In the next place we must inquire how this equality is to be procured. Shall the qualifications be divided so that five hundred rich should be equal to a thousand poor, or shall the thousand have equal power with the five hundred? or shall we not establish our equality in this manner? but divide indeed thus, and afterwards taking an equal number both out of the five hundred and the thousand, invest them with the power of creating the magistrates and judges. Is this state then established according to perfect democratical justice, or rather that which is guided by numbers only? For the defenders of a democracy say, that that is just which the majority approve of: but the favourers of an oligarchy say, that that is just which those who have most approve of; and that we ought to be directed by the value of property. Both the propositions are unjust; for if we agree with what the few propose we erect a tyranny: for if it should happen that an individual should have more than the rest who are rich, according to oligarchical justice, this man alone has a right to the supreme power; but if superiority of numbers is to prevail, injustice will then be done by confiscating the property of the rich, who are few, as we have already said. What then that equality is, which both parties will admit, must be collected from the definition of right which is common to them both; for they both say that what the majority of the state approves of ought to be established. Be it so; but not entirely: but since a city happens to be made up of two different ranks of people, the rich and the poor, let that be established which is approved of by both these, or the greater part: but should there be opposite sentiments, let that be established which shall be approved of by the greater part: but let this be according to the census; for instance, if there should be ten of the rich and twenty of the poor, and six of the first and fifteen of the last should agree upon any measure, and the remaining four of the rich should join with the remaining five of the poor in opposing it, that party whose census when added together should determine which opinion should be law, and should these happen to be equal, it should be regarded as a case similar to an assembly or court of justice dividing equally upon any question that comes before them, who either determine it by lot or some such method. But although, with [1318b] respect to what is equal and just, it may be very difficult to establish the truth, yet it is much easier to do than to persuade those who have it in their power to encroach upon others to be guided thereby; for the weak always desire what is equal and just, but the powerful pay no regard thereunto.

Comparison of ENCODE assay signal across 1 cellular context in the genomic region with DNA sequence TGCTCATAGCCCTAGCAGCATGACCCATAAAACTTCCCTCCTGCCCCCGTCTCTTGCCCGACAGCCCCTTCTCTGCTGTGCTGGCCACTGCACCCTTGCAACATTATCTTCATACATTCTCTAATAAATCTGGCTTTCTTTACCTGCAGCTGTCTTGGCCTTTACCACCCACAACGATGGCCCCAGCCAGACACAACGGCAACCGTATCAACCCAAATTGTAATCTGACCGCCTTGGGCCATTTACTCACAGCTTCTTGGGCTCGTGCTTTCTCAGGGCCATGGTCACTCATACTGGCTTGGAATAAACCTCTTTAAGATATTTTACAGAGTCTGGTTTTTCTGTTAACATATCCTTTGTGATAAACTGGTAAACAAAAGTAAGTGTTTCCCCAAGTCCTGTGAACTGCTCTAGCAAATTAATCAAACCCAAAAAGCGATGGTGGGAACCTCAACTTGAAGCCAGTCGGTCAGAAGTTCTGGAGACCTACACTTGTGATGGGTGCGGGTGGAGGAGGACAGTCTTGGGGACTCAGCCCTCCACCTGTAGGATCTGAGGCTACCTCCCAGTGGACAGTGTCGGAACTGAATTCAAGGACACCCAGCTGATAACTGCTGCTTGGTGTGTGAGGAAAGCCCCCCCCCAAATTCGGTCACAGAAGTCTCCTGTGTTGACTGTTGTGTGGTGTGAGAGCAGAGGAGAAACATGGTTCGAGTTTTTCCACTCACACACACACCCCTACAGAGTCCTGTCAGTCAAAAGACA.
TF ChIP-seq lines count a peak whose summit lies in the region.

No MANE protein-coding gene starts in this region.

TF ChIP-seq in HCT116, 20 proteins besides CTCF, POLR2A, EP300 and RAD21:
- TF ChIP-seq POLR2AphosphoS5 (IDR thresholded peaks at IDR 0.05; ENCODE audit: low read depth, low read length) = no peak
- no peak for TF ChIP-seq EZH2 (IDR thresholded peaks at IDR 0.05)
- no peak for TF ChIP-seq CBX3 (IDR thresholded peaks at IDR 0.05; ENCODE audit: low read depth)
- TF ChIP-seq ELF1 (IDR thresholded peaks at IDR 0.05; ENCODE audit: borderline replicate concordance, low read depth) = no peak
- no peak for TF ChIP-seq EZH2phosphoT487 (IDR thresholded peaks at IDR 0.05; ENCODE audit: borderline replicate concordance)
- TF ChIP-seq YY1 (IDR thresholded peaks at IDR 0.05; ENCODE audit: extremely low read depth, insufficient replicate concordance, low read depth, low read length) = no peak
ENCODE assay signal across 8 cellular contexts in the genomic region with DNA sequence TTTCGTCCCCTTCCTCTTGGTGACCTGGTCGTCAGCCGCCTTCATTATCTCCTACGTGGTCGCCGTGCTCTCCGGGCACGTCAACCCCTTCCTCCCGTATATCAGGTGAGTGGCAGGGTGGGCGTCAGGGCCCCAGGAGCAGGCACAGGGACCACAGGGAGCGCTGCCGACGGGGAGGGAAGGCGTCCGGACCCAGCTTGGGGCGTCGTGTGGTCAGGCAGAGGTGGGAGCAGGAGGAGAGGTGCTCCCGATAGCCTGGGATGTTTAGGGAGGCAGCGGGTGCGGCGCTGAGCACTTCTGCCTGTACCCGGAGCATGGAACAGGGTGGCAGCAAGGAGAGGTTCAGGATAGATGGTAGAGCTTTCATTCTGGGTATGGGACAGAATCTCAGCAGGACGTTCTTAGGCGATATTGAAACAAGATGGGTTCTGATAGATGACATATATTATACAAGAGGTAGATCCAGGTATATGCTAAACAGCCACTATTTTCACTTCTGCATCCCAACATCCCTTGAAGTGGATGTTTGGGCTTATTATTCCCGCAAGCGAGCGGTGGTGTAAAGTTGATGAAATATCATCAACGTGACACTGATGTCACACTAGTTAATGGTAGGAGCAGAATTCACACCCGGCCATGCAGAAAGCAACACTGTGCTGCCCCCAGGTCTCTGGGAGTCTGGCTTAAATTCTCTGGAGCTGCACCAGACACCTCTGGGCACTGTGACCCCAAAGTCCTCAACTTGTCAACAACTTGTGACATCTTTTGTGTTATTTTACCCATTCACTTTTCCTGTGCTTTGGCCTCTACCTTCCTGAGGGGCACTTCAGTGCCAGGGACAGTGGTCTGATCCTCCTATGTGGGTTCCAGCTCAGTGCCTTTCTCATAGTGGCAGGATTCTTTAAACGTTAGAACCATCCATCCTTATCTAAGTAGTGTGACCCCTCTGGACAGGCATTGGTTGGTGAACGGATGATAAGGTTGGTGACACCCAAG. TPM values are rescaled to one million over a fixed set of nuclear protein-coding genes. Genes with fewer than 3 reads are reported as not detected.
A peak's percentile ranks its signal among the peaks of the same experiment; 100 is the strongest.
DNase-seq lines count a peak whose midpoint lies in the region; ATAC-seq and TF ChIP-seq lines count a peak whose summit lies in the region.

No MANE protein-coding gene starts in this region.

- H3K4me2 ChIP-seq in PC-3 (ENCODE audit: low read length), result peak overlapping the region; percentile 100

Chapter IV